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The Cooks Palate Blog

Entries in cookbook publishing (2)


2013 The Future of Printed Books 

I came across an article in the Wall Street Journal the other day that discussed the future of printed books.  The name of the article was “Don’t Burn Your Books – Print Is Here to Stay."  The article referenced several studies by reputable organizations, including Pew Research, the Association of American Publishers and Bowker’s Market Research.  I visited these sites among others, and reviewed the survey information for myself.  Here is what I found.

A few years ago some mavens were saying that the printed book would be dead by 2015 and replaced by e-readers.  In reality, e-reader sales have slowed markedly, and it looks as though e-readers are being phased out and replaced by tablets like the iPad.  In the survey, they found that 89% of all Americans had read a printed book in the past year, and only 23% had read an ebook.   Over the past year, the percentage of adults who have read an ebook rose modestly from 16% to 23%.  A survey by the Association of American Publishers reported that the rate of growth for e-book readers was 34%.  This sounds like a lot, but the preceding four years had seen triple digit growth rates, so it is a sharp decline in the rate of growth in ebook sales.

What appears to have happened is that early adopters moved to ebooks early, and in a concentrated way.  Bowker Research revealed that just 16% of Americans have actually purchased an ebook, yet  59% of all Americans say they have no interest in purchasing one.

One thing is certain, ebooks sell best for lighter fare, something you only read once, like fiction novels, thrillers and romances.  The kind of book you buy at the airport.  They also provide anonymity since no one can see what you are reading. Another problem is that even if you wanted to you can't easily pass the ebook on to a friend because of content licensing rights and differing content formats.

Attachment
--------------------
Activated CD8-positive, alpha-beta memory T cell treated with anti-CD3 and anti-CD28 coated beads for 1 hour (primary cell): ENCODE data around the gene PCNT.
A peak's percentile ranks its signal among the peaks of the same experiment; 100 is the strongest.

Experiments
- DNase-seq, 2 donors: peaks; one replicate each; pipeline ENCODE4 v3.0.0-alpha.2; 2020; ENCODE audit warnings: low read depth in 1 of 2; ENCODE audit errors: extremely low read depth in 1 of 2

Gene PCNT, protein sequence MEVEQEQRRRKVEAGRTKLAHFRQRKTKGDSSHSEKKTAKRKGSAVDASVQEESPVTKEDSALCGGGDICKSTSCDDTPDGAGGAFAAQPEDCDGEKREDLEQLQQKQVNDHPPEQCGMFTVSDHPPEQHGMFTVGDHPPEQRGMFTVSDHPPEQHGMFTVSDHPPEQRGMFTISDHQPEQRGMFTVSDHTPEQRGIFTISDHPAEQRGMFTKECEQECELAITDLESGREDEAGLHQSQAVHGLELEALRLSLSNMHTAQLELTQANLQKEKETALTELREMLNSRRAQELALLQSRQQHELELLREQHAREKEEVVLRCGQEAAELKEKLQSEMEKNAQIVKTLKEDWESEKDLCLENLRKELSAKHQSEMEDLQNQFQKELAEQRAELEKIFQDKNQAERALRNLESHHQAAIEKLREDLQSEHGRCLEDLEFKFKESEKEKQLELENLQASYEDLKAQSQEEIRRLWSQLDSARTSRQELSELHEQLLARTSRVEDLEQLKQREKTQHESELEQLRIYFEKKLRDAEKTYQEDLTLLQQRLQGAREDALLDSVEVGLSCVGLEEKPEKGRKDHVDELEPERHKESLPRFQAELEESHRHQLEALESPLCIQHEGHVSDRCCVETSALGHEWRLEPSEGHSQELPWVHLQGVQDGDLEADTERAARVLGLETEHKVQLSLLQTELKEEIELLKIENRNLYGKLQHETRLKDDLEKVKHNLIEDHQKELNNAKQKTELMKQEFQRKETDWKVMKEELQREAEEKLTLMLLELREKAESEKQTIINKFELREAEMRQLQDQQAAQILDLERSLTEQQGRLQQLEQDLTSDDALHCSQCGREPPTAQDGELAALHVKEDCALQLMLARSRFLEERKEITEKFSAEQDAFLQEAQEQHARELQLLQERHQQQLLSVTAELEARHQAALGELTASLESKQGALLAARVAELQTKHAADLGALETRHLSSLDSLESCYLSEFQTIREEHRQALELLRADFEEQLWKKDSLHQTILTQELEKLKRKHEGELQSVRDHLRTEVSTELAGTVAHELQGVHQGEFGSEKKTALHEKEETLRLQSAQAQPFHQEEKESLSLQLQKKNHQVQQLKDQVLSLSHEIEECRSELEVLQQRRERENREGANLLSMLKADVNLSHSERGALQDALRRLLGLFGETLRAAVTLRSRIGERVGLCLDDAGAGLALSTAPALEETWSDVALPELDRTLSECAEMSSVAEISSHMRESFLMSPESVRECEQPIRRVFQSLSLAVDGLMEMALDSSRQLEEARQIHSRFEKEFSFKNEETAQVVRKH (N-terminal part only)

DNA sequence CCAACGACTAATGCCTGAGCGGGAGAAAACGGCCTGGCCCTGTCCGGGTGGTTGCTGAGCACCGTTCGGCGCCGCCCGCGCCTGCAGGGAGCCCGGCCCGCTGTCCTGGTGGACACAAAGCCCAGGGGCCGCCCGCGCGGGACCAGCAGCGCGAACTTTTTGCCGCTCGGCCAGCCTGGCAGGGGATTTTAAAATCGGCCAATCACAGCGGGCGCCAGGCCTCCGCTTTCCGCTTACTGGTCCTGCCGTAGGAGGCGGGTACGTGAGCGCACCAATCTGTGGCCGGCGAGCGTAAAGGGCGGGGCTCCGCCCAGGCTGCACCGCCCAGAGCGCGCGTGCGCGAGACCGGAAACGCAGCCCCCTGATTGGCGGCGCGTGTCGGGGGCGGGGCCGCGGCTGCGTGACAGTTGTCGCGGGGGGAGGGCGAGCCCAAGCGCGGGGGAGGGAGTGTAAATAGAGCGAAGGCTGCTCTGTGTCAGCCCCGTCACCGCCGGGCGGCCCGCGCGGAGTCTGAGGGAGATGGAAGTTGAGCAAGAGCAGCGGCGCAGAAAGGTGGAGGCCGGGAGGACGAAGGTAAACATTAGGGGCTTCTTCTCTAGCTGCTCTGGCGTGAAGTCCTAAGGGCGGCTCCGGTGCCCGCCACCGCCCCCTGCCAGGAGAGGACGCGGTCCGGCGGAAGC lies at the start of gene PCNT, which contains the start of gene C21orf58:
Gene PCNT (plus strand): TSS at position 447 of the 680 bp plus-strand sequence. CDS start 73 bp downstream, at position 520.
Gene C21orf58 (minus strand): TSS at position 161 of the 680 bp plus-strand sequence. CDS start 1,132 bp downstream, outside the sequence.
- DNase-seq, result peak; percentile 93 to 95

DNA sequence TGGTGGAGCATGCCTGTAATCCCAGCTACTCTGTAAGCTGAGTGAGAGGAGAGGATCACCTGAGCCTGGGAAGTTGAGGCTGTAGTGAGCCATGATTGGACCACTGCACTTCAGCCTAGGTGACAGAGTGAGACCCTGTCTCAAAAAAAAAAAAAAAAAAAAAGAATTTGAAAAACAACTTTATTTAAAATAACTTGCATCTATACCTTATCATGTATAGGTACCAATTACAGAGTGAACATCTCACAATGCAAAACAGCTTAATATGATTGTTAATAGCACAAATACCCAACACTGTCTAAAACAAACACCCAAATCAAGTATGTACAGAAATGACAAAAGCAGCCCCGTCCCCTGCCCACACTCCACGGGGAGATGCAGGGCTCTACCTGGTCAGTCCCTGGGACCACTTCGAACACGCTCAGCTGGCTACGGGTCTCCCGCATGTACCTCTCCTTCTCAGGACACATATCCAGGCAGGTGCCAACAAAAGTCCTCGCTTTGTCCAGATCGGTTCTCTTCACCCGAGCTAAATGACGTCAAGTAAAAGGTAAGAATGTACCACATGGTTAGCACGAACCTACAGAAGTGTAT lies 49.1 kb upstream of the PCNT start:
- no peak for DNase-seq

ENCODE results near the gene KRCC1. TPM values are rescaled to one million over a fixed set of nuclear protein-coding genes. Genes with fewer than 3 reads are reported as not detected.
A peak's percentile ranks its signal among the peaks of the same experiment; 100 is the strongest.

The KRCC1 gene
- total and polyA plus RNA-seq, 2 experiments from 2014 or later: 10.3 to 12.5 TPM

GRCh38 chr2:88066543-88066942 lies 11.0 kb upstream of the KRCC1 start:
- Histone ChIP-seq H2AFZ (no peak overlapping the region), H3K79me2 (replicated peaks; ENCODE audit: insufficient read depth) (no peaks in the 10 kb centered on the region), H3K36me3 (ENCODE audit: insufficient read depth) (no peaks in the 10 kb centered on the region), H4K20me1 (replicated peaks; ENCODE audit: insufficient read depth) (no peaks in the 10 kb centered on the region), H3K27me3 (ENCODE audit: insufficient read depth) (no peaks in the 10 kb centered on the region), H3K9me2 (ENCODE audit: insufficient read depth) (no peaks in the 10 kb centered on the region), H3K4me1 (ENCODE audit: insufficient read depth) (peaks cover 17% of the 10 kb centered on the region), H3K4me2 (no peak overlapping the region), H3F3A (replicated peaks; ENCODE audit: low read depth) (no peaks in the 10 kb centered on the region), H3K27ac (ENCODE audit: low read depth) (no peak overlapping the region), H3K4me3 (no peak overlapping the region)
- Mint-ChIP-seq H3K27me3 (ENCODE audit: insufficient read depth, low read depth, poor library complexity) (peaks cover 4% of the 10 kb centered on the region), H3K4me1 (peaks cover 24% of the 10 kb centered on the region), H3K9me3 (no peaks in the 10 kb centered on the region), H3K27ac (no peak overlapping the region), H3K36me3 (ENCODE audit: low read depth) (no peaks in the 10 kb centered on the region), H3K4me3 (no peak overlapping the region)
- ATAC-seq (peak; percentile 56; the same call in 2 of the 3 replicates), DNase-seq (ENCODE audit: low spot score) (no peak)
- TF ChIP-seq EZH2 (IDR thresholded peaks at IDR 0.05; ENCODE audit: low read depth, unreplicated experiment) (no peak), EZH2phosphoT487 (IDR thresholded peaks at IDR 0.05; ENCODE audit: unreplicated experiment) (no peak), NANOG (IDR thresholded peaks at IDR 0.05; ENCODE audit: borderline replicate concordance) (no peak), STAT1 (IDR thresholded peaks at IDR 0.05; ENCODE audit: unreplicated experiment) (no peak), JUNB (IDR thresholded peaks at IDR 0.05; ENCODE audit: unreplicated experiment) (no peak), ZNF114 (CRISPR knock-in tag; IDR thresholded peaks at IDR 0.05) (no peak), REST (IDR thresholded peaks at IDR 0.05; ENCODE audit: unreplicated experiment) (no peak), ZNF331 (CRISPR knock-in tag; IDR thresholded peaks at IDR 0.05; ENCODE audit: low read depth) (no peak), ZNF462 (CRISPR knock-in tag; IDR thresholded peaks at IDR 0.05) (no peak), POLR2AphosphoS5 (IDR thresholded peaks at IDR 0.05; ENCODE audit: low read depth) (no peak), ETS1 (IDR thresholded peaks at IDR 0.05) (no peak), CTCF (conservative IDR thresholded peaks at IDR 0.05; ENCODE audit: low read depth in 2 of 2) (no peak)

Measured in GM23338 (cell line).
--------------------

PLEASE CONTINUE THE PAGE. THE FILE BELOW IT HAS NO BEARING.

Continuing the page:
Fortunately, cookbook authors have far more options and flexibility in writing a cookbook once and offering multiple editions of it in differing formats.  For readers that prefer the heft and durability of “real books," the kind you can set on a shelf, you can order print copies of traditional hard or soft cover books.  For your digitally inclined audience, you can order ebooks for multiple platforms.  Ask us how to mix and match editions for your reading audience.


Cookbook Writing Made Easy

  Download the Recipe of the Week: Mexican Beef StewIt  is unfortunate that many cooks enter recipes in The Cook’s Palate, but don’t realize they can create an instant cookbook manuscript merely by importing their Cooks Palate cookbook into our Publisher software.   Since The Publisher has professionally designed manuscript layout templates, authors can populate a template with 1 mouse click when importing cookbooks.  It also automatically assigns chapters and creates a cross referenced index from the imported cookbook file.
Writing a cookbook is easy when you use the right tools.  Beyond the basic manuscript template, The Publisher has templates for most types of pages that you might want to include, such as a foreword, acknowledgement, table of contents, introduction and many more, based on your selections in the import wizard.  If you want a section that we don’t have a template for, no problem.  Just enter a page break to get a blank page, and type away.  We see this a lot in family heirloom cookbooks, which are a combination of family history and recipes.
One unique feature of The Publisher, is it’s ability to globally edit entries.   If you don’t like the font type or size for the instruction paragraph, for example, you can change it with 1 click and it will automatically be changed in all of the other recipes.  Pretty cool.  This capability is available for any section of a recipe or page.  You can add images of any type to any page.  Simply place your cursor where you want the image to go and import the image, or move it around until you get it where you want it. 
With this kind of manuscript creation automation, writing a cookbook is a breeze.  The project becomes more and about creativity, than labor.  Your preliminary draft will be complete within the 1st hour.
Most authors don't realize that because the manuscript is in The Publisher, the same source data for the book can be re-purposed in multiple cookbook formats.  With print-on-demand books, you can order small quantities in multiple sizes and formats.  The same file can produce a practical spiral bound cookbook which lays flat on the counter or a hard cover bound coffee table book. Or, why not both?  Tell us which would you prefer?